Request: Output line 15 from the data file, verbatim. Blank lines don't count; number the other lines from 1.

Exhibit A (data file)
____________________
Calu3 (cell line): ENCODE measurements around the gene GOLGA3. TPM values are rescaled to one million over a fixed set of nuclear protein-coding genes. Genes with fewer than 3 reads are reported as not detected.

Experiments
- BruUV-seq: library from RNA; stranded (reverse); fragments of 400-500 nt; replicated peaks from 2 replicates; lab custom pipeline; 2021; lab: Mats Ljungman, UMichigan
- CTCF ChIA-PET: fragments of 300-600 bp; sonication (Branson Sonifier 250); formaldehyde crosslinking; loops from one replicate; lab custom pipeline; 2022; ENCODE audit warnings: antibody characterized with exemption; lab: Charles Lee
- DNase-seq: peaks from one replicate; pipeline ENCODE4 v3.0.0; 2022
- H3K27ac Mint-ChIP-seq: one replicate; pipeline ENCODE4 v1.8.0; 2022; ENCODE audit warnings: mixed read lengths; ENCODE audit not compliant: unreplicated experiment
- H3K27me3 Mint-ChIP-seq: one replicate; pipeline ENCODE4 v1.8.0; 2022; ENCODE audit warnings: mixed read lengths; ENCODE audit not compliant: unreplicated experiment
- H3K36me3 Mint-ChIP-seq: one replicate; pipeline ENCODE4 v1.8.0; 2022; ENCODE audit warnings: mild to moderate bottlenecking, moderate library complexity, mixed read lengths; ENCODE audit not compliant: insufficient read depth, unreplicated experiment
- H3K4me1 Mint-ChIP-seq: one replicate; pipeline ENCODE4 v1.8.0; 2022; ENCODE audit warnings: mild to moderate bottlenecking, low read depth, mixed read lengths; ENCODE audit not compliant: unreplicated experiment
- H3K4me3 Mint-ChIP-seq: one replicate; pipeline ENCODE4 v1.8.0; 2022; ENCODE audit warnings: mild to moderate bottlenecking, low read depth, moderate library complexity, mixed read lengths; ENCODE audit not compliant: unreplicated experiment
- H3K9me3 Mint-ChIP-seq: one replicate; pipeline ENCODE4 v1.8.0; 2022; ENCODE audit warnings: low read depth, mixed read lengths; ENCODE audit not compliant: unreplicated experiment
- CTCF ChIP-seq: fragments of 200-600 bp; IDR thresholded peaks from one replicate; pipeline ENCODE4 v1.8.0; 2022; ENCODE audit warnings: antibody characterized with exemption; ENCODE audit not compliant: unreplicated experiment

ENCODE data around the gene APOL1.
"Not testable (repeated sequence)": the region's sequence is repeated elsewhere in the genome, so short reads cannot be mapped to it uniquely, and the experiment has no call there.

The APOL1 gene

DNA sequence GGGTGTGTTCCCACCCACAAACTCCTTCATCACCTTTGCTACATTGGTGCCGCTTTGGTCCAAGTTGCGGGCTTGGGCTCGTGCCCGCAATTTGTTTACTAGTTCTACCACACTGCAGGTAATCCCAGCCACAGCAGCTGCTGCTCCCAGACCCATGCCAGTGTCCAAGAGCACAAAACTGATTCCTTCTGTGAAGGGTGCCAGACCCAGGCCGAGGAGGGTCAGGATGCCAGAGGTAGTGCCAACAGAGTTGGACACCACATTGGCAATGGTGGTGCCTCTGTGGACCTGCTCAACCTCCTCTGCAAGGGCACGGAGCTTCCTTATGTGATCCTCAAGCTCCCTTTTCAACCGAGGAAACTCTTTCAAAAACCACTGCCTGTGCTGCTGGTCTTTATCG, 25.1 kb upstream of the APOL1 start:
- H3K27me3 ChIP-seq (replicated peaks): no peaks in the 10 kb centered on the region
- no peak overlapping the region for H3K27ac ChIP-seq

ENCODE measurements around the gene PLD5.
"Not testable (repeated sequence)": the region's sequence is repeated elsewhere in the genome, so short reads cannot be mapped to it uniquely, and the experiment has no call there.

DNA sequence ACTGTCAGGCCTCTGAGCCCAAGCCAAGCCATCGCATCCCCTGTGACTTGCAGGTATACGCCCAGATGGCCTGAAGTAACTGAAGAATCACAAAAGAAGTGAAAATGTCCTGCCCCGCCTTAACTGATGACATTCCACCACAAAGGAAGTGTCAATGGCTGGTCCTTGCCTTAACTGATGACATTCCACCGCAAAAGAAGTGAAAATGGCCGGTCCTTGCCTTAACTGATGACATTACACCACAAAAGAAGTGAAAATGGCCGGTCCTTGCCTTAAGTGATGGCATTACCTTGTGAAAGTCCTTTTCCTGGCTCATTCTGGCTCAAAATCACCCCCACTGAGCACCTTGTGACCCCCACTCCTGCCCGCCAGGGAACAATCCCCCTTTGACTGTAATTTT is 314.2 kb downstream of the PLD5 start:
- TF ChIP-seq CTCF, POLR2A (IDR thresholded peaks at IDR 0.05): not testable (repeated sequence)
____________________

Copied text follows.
The APOL1 gene